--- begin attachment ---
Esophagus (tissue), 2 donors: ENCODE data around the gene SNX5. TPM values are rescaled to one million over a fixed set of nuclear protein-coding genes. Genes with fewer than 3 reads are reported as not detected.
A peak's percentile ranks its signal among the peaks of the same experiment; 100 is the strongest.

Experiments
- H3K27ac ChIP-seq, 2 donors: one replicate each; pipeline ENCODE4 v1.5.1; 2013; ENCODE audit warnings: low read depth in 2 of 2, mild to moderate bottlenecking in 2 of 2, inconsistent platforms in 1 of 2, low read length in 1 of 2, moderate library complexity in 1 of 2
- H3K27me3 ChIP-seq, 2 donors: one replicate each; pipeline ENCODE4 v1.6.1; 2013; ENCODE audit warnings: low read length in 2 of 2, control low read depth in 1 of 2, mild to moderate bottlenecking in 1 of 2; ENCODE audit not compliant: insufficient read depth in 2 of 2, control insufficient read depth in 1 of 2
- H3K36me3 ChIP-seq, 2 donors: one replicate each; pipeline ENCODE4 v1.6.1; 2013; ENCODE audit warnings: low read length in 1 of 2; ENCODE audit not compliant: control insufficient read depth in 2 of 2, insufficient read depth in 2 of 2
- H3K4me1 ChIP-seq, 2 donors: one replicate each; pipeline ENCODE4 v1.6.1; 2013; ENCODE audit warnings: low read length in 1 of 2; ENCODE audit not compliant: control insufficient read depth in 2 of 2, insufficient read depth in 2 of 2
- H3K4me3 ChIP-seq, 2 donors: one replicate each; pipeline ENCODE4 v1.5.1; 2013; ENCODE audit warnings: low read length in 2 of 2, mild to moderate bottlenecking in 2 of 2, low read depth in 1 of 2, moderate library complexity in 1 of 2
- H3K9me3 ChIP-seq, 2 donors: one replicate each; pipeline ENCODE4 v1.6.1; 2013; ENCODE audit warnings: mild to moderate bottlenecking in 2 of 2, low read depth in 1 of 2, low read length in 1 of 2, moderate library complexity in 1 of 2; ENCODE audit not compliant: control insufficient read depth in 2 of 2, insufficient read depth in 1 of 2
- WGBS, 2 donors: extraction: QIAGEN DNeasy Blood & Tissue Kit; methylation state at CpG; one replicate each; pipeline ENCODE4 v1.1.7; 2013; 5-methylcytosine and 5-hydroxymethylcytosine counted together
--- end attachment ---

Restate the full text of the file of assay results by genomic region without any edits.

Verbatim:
Esophagus (tissue), 2 donors: ENCODE data around the gene SNX5. TPM values are rescaled to one million over a fixed set of nuclear protein-coding genes. Genes with fewer than 3 reads are reported as not detected.
A peak's percentile ranks its signal among the peaks of the same experiment; 100 is the strongest.

Experiments
- H3K27ac ChIP-seq, 2 donors: one replicate each; pipeline ENCODE4 v1.5.1; 2013; ENCODE audit warnings: low read depth in 2 of 2, mild to moderate bottlenecking in 2 of 2, inconsistent platforms in 1 of 2, low read length in 1 of 2, moderate library complexity in 1 of 2
- H3K27me3 ChIP-seq, 2 donors: one replicate each; pipeline ENCODE4 v1.6.1; 2013; ENCODE audit warnings: low read length in 2 of 2, control low read depth in 1 of 2, mild to moderate bottlenecking in 1 of 2; ENCODE audit not compliant: insufficient read depth in 2 of 2, control insufficient read depth in 1 of 2
- H3K36me3 ChIP-seq, 2 donors: one replicate each; pipeline ENCODE4 v1.6.1; 2013; ENCODE audit warnings: low read length in 1 of 2; ENCODE audit not compliant: control insufficient read depth in 2 of 2, insufficient read depth in 2 of 2
- H3K4me1 ChIP-seq, 2 donors: one replicate each; pipeline ENCODE4 v1.6.1; 2013; ENCODE audit warnings: low read length in 1 of 2; ENCODE audit not compliant: control insufficient read depth in 2 of 2, insufficient read depth in 2 of 2
- H3K4me3 ChIP-seq, 2 donors: one replicate each; pipeline ENCODE4 v1.5.1; 2013; ENCODE audit warnings: low read length in 2 of 2, mild to moderate bottlenecking in 2 of 2, low read depth in 1 of 2, moderate library complexity in 1 of 2
- H3K9me3 ChIP-seq, 2 donors: one replicate each; pipeline ENCODE4 v1.6.1; 2013; ENCODE audit warnings: mild to moderate bottlenecking in 2 of 2, low read depth in 1 of 2, low read length in 1 of 2, moderate library complexity in 1 of 2; ENCODE audit not compliant: control insufficient read depth in 2 of 2, insufficient read depth in 1 of 2
- WGBS, 2 donors: extraction: QIAGEN DNeasy Blood & Tissue Kit; methylation state at CpG; one replicate each; pipeline ENCODE4 v1.1.7; 2013; 5-methylcytosine and 5-hydroxymethylcytosine counted together